By Associated Press Writer
updated 5/3/2007 1:39:54 PM ET 2007-05-03T17:39:54

Florida took a step toward shaking up the presidential primary on Thursday, giving final legislative approval to moving the state’s 2008 primary to Jan. 29 and bypassing a dozen other states set for Feb. 5.

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Moving up Florida’s primary, which is currently in early March, would put the state’s contest behind only the Iowa and Nevada Caucuses and the New Hampshire primary—and on the same day as South Carolina’s Democratic primary.

State party leaders have argued Florida’s diversity and size merit more influence in deciding the nation’s leadership. The delegate-rich state decided the disputed 2000 presidential election.

Republican Gov. Charlie Crist, who has consistently voiced his support for giving the nation’s fourth-largest state more say, is expected to sign the bill. The House voted 118-0 on Thursday to pass the measure. The Senate last week voted for the plan, which also would replace touch-screen voting machines in 15 counties with a paper-trail system.

Florida’s move immediately incurred the wrath of South Carolina party leaders and predictions that the national parties will penalize the state.

National Republican and Democratic leaders have said they will take away delegates to the nominating conventions if Florida moved its primary earlier than Feb. 5. The Democratic National Committee has said a candidate who campaigns in Florida for a primary earlier than Feb. 5 will be ineligible for receiving any of the state’s delegates.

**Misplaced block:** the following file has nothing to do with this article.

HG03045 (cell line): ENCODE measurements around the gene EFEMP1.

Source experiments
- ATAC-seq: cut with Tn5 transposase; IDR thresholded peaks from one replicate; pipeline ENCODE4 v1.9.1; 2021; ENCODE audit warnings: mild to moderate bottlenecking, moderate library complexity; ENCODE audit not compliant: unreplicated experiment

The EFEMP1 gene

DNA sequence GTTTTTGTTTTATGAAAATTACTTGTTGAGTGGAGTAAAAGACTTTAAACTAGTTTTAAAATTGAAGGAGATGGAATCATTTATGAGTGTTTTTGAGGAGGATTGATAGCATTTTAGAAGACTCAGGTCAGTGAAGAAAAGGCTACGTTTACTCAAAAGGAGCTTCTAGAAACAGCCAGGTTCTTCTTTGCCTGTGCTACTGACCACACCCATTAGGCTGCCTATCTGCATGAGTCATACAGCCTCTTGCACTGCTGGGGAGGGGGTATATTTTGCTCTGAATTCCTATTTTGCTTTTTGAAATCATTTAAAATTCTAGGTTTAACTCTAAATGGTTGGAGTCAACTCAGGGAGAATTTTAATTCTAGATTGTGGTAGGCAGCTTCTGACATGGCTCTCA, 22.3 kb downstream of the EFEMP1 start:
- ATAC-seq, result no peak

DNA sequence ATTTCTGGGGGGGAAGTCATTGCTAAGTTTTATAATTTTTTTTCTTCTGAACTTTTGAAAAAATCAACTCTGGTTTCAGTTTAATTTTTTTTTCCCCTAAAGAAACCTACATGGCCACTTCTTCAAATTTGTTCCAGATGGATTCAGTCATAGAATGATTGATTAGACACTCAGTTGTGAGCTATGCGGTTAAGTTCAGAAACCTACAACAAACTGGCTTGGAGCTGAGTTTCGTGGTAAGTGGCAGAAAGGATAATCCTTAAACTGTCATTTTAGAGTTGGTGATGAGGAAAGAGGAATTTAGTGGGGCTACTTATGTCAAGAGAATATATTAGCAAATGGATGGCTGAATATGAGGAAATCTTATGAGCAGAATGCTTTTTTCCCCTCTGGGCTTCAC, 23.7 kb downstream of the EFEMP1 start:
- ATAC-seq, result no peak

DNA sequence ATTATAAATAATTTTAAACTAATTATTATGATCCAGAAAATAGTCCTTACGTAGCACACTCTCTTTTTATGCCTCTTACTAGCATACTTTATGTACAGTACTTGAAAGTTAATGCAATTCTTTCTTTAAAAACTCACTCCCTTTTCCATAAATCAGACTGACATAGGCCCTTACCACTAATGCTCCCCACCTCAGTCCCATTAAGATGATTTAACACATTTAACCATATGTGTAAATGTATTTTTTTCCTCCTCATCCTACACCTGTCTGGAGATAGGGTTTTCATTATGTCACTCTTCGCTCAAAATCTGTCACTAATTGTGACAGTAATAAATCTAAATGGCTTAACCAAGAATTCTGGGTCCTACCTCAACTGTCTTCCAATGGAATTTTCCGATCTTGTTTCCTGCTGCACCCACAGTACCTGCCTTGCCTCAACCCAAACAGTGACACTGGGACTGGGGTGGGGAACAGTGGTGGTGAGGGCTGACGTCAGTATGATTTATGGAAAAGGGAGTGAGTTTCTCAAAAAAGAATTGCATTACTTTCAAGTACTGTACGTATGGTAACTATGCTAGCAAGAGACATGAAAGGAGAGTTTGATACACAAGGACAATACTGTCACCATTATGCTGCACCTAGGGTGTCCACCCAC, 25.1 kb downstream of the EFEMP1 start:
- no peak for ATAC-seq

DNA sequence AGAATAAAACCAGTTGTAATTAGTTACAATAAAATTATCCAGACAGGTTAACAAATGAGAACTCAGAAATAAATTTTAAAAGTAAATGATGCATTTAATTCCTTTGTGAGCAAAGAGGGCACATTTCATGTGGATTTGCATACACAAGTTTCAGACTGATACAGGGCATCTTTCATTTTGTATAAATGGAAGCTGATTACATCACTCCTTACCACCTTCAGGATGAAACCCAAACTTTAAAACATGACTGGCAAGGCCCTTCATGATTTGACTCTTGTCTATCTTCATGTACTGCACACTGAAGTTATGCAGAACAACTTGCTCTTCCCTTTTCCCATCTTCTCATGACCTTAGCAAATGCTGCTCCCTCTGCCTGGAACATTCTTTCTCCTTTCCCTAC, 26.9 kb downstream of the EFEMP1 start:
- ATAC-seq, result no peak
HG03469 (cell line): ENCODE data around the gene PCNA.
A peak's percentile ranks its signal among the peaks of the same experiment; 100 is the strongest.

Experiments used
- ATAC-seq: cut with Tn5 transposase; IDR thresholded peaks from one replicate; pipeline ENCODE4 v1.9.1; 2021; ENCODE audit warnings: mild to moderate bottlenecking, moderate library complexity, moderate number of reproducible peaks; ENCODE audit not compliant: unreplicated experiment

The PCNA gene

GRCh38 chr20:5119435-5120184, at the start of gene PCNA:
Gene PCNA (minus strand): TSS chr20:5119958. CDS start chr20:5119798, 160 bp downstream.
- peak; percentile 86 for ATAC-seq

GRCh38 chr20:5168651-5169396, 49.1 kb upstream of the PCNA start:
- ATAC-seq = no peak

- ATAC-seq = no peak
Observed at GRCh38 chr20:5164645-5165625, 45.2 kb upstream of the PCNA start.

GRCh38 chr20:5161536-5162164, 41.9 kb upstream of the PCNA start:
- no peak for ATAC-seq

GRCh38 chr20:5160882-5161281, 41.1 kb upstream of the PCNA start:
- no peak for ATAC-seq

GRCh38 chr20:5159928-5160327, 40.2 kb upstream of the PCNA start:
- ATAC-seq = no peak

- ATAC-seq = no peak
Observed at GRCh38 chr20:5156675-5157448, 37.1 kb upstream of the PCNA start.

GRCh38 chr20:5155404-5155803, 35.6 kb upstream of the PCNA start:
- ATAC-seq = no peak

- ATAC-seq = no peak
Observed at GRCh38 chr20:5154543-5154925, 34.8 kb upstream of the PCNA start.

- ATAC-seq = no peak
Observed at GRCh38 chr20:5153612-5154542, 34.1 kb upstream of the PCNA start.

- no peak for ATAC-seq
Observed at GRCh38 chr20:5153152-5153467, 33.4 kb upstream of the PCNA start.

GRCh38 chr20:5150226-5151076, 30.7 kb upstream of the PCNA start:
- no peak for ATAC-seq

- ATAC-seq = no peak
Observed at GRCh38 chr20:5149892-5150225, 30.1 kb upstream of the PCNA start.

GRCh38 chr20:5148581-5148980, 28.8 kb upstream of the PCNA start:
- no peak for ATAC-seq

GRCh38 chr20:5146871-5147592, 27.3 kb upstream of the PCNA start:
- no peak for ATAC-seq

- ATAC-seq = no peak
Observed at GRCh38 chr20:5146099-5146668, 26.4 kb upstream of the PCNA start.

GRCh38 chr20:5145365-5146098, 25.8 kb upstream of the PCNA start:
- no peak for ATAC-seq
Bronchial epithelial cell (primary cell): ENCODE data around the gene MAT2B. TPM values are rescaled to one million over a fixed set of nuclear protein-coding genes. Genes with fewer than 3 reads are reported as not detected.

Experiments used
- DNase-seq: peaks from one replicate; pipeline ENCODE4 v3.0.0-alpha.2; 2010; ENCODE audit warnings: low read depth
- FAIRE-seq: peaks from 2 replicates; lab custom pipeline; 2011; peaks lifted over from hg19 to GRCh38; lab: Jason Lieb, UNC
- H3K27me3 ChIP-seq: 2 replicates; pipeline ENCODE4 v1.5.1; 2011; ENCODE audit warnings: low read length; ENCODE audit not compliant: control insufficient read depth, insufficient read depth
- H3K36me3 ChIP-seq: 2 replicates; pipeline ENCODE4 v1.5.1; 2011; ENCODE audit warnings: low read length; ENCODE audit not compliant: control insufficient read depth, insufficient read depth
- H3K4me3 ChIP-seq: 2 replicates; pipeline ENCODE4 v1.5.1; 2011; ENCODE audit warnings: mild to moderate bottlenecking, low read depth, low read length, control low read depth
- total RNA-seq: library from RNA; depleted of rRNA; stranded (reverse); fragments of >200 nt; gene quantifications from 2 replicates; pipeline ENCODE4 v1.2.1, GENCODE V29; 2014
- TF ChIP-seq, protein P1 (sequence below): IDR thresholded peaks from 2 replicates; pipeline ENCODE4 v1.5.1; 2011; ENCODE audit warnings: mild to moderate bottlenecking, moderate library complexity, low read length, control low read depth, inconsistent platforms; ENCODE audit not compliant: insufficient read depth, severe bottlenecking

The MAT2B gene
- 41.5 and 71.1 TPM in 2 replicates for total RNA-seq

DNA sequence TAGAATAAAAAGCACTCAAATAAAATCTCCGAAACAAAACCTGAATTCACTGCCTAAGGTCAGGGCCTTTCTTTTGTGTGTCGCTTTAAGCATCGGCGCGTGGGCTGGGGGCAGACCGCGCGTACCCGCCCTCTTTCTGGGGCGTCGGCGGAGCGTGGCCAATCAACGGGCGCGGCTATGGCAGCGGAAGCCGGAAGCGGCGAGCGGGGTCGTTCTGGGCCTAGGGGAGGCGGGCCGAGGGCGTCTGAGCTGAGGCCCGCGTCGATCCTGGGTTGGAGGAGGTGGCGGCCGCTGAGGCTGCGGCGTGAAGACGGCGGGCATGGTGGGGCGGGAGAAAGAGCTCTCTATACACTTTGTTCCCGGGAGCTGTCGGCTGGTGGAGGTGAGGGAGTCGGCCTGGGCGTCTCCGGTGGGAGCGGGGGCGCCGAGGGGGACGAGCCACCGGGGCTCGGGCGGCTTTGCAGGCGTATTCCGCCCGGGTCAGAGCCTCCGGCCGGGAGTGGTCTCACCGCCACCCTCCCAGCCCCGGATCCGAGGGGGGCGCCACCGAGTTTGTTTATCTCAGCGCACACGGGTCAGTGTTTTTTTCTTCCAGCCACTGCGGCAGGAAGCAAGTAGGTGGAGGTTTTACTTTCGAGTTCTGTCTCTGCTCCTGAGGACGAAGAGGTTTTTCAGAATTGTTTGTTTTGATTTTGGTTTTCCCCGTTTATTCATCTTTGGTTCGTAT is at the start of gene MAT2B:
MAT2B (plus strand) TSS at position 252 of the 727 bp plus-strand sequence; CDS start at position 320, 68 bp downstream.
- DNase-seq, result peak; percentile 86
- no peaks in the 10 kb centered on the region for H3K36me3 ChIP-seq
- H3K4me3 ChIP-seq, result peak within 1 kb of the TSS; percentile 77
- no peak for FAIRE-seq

“It’s very bad for the process,” said South Carolina Democratic Party Chairwoman Carol Fowler, who argued that candidates will be forced to spend more money on television and devote less time to meeting voters.

The former DNC Rules Committee co-chair said she has no doubts that the DNC will enforce rules that will deprive candidates and the state of delegates to the national convention for holding a primary outside of the party’s rules.

“Under Democratic Party rules, this is an illegal process. They will have to have their own legal process later,” she said. “This is not much more than a straw poll.”

Some 12 states, including California, New York and New Jersey, are scheduled to hold their primaries on Feb. 5, and at least seven others are looking to move up their contests.

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